I also thought I had a good idea of what went on in the Depression. Reading more about it, I see I was underinformed. The country came perilously close to revolution, for instance. I also didn't know that the riots were as widespread, large, and violent. It's not going to get that bad now, but comparatively speaking, it might feel like it in a few years.


Tue Oct 21, 2008 4:24 pm
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Post Re: EPIC Fail
Peter Scott wrote:
I'm amazed by how socialist EPIC's proposals were. I mean, I know that's how they were described in, say, the Journal, but honestly, I figured "socialist" in this sense meant more like "Canadian". The reality was closer to "Communist". It's remarkable that Heinlein espoused that view and then transitioned to the other end of the scale. I just had no idea how long that scale was.

I also thought I had a good idea of what went on in the Depression. Reading more about it, I see I was underinformed. The country came perilously close to revolution, for instance. I also didn't know that the riots were as widespread, large, and violent. It's not going to get that bad now, but comparatively speaking, it might feel like it in a few years.


There was a huge flirtation with Communism (both small and large "c") in the US during the Depression. There was never any realistic danger of armed revolution, however, because the extreme left was split into so many relatively small groups. FDR came along just in time, IMO, to prevent a slide down into serious Socialism. He was just Socialist enough to appease some of the less-extreme groups.

The EPIC movement reminds me a lot of Huey Long's "Share the Wealth" platform. Now, there was a dangerous demagogue. Had he not been assassinated, Huey might have posed a threat to Roosevelt's re-election in 1936 by draining left-wing support and throwing the election to the isolationist Republicans. History might have been much different if he'd survived, but probably not better.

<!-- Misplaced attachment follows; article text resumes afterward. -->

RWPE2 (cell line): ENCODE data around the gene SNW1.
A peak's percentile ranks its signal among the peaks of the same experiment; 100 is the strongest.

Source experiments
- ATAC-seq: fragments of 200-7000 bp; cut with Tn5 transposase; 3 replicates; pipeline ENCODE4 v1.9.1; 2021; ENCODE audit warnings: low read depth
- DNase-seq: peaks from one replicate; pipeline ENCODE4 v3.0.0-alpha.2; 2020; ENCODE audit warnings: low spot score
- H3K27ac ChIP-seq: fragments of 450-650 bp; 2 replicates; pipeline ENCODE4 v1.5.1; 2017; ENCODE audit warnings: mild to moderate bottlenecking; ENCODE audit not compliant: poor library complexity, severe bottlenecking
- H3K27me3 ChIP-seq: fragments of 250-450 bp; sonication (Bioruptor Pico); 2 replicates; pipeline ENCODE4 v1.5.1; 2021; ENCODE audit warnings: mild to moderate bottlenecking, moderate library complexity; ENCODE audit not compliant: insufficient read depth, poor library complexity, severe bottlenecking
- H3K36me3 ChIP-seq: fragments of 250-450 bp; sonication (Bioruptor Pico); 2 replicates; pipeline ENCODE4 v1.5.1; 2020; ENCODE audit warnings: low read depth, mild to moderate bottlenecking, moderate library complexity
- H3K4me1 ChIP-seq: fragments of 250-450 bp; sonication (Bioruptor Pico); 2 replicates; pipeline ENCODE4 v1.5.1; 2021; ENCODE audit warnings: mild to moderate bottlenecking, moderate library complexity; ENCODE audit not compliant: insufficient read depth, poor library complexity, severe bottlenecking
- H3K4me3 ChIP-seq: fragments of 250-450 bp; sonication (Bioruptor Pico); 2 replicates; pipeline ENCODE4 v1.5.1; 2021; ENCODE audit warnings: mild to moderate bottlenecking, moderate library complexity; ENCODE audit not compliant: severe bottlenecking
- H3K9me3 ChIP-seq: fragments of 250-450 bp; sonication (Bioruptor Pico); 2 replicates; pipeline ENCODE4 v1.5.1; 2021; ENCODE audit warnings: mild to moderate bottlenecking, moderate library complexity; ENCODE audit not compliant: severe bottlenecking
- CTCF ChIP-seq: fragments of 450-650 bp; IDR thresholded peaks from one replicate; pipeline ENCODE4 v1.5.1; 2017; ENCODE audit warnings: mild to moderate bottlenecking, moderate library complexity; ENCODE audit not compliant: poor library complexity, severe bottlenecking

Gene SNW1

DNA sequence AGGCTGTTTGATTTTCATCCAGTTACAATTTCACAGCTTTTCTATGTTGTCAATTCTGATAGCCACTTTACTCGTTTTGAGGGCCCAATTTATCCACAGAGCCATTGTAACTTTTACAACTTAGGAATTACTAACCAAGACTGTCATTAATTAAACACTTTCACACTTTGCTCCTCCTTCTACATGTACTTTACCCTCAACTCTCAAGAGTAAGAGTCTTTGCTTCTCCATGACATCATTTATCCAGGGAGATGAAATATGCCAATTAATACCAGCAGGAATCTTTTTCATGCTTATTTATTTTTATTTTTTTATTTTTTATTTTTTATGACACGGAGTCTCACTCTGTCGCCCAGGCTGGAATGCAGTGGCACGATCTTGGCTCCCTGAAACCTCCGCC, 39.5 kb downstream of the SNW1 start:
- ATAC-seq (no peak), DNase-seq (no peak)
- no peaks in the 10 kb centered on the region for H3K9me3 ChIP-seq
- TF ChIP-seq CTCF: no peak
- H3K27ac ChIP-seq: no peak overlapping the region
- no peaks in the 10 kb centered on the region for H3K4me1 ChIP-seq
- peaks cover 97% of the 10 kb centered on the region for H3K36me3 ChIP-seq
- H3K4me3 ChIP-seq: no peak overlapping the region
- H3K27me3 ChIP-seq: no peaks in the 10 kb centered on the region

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Tue Oct 21, 2008 4:59 pm
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Post Re: EPIC Fail
Not just in the US. England, too, had a strong C/c/ommunist leaning in the 1920s and 30s - which is what led to the various spy rings two decades later.

And all of it contributed to the McCarthy hysteria, since so many people really did attend a few pink gatherings or even carry a pinkish-red card of some sort... for a time.

But yes, Sinclair and EPIC and the other big movements of the time were REALLY Socialist, very extreme by today's gentle notions of Canadian and Scandanavian "socialism."

(And light-years from what right-wing hysterics call socialist here and now. Those would be the righties who want government to pay for important things, like those that affect them, their companies and their investments... but not that commie-socialist welfare crap for everyone else.)


Tue Oct 21, 2008 5:57 pm
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Post Re: EPIC Fail
Peter Scott wrote:
Heh, I get to use a catchphrase.